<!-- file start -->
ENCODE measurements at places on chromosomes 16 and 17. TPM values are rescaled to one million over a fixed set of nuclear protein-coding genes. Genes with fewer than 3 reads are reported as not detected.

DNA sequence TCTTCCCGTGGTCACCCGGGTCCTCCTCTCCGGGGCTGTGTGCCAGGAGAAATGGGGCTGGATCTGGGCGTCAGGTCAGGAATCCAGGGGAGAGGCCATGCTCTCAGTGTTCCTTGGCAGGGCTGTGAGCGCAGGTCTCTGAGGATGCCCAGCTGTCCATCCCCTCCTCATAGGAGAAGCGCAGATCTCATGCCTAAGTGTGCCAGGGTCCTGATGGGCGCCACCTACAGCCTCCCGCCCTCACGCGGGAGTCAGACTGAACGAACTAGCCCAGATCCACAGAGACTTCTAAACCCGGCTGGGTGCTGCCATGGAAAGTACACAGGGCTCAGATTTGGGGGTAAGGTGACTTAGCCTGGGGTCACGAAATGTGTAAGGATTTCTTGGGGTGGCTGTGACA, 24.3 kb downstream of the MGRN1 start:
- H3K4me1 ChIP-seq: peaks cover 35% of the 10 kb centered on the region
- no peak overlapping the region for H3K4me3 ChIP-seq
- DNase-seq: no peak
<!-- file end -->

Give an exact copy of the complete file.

ENCODE measurements at places on chromosomes 16 and 17. TPM values are rescaled to one million over a fixed set of nuclear protein-coding genes. Genes with fewer than 3 reads are reported as not detected.

DNA sequence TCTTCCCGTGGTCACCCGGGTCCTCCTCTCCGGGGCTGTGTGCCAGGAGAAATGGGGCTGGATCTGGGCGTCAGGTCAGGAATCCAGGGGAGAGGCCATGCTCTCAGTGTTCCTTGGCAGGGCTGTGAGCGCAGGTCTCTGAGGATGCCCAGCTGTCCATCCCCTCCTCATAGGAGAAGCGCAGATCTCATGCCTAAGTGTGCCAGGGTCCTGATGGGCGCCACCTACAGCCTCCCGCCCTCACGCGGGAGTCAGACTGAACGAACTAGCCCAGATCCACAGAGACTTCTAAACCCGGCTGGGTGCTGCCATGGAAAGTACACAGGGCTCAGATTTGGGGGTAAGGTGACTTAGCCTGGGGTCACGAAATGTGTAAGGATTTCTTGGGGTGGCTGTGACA, 24.3 kb downstream of the MGRN1 start:
- H3K4me1 ChIP-seq: peaks cover 35% of the 10 kb centered on the region
- no peak overlapping the region for H3K4me3 ChIP-seq
- DNase-seq: no peak